The internal SA of patients with a multifocal aspheric IOL (group 3) was −0.173±0.231 μm in 6-mm pupils, −0.072±0.128 μm in 5-mm pupils, −0.032±0.086 μm in 4-mm pupils, and −0.017±0.029 μm in 3-mm pupils. The theoretical SA value provided by the manufacturer of the ReSTOR IOL was −0.1 μm. Similar to group 2, 6- and 5-mm pupils showed measured SAs that correlated well with the expected SAs, but this correlation did not hold for smaller pupils in the one-sample t-test (6 mm: P=0.094, 5 mm: P=0.242, and 4 and 3 mm: P<0.001; Table 2 and Figure 1c).


The internal SA of patients with the AcrySof Natural monofocal spherical IOL was positive in value and showed a diopter-dependent increase in pupil sizes of 4 and 5 mm. In patients with a monofocal or multifocal aspheric IOL, the internal SA measured by iTrace, a ray tracing aberrometer, was similar to the manufacturer's designated SA in conditions of 5- and 6-mm pupil size.

AcrySof IQ is a monofocal, aspheric, single-piece IOL, which is based on the AcrySof Natural. The difference between the two IOLs is that the posterior surface of the AcrySof IQ has the aspheric design to reduce ocular SA. The IQ has a negative SA of −0.20 μm in a 6-mm pupil. The ReSTOR IOL adopts a similar platform to IQ and has apodized diffractive multifocal character with a negative SA of −0.10 μm in a 6-mm pupil.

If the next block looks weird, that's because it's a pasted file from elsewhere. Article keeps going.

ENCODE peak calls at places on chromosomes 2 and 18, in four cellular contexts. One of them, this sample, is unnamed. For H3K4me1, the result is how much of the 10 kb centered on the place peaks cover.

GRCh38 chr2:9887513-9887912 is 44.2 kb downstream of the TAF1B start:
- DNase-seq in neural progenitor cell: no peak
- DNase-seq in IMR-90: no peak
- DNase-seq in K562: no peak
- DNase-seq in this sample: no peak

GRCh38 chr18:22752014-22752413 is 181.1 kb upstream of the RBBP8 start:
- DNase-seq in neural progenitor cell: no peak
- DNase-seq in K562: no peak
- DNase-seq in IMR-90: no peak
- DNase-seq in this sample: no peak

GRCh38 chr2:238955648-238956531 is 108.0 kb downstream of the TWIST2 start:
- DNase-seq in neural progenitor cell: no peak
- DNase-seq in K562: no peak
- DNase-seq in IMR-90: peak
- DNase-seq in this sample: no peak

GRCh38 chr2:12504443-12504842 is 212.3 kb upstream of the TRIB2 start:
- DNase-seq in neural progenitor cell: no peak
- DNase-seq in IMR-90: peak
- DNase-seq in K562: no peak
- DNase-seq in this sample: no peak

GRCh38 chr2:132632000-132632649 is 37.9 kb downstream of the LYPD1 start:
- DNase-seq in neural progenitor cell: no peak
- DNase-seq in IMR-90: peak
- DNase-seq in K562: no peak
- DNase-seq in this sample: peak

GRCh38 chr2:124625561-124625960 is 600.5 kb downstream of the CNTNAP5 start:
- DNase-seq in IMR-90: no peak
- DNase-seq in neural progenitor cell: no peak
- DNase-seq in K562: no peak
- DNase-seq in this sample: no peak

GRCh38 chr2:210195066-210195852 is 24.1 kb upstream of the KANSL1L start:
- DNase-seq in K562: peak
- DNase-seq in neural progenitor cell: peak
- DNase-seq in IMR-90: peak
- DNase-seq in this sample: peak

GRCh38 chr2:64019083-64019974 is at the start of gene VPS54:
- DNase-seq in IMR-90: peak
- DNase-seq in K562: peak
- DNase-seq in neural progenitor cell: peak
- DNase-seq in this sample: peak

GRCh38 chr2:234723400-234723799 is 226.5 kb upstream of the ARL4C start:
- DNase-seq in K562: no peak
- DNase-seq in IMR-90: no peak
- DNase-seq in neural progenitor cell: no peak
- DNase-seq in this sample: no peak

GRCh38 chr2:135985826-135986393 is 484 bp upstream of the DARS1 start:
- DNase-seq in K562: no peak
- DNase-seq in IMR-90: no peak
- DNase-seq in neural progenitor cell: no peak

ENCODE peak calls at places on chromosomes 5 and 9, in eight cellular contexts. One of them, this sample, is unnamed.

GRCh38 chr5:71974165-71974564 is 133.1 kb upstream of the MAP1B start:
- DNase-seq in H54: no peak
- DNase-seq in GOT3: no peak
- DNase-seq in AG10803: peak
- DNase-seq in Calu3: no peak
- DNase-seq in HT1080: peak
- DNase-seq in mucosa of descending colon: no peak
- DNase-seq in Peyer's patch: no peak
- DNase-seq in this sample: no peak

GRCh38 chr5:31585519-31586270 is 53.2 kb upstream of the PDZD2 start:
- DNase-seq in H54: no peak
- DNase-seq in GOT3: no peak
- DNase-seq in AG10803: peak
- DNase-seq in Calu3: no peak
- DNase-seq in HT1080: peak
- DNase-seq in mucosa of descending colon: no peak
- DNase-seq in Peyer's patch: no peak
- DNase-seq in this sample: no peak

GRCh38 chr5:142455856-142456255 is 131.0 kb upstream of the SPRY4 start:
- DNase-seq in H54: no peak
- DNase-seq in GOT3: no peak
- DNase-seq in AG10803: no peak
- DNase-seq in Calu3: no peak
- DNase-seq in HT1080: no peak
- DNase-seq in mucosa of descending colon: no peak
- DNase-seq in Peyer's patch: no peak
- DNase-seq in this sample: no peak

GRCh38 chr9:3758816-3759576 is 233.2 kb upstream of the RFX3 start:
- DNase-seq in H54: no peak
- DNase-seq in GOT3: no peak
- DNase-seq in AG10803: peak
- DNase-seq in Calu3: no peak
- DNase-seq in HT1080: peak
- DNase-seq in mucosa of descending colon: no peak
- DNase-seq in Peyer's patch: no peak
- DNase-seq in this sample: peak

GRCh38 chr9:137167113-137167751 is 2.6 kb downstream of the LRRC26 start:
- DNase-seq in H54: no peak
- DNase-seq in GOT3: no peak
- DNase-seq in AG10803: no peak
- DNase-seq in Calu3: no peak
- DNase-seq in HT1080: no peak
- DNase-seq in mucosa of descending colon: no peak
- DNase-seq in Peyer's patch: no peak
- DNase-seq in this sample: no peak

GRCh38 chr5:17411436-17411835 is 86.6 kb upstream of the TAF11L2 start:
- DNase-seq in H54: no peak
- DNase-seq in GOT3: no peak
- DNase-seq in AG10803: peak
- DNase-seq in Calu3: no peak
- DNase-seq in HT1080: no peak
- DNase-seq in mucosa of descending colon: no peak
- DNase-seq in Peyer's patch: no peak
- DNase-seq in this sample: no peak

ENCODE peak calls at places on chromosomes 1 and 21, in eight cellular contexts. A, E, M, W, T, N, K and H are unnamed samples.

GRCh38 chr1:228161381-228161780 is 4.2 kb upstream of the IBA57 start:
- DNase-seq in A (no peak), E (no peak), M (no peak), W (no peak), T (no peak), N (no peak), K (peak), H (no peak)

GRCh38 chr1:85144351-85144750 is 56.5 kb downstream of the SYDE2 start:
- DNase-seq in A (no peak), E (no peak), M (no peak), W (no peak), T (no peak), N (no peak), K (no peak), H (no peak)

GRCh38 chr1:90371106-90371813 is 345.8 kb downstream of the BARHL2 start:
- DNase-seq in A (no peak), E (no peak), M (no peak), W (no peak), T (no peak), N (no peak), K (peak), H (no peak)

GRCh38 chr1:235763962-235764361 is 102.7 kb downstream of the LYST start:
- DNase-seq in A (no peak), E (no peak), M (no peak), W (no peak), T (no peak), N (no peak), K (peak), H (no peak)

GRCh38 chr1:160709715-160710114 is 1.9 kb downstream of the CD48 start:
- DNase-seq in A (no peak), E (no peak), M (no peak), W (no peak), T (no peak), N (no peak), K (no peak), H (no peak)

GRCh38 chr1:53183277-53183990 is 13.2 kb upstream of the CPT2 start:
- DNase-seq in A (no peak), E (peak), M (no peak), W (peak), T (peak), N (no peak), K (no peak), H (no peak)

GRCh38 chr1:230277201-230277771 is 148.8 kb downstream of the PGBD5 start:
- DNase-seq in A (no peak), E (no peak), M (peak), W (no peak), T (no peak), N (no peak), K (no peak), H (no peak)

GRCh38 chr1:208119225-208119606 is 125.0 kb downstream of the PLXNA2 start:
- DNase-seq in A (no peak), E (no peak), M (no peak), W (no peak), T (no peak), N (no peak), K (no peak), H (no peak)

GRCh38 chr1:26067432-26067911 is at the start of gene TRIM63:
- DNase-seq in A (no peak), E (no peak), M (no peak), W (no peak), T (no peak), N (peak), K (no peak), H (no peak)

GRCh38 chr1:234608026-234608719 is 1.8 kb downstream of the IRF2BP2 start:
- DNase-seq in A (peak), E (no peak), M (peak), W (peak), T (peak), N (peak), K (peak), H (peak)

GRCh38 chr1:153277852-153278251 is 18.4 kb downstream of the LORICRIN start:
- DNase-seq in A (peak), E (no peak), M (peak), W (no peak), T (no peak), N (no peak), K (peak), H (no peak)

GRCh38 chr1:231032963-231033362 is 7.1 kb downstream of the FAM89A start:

The ReSTOR multifocal IOL produces bifocal visual effects by applying different diffractive concentric circles. Nominally, this IOL splits the incoming light, so that disparate wavefronts emerge. In practice, aberration and contrast sensitivity of multifocal lenses are worse than those of monofocal IOLs.4, 21 Because of the splitting of entering light, glare and night halos are frequent in multifocal IOLs.22 We can also deduce that splitting light makes aberrometer analysis more challenging, because such analysis computes reflected rays shot into the eyes by separating beams.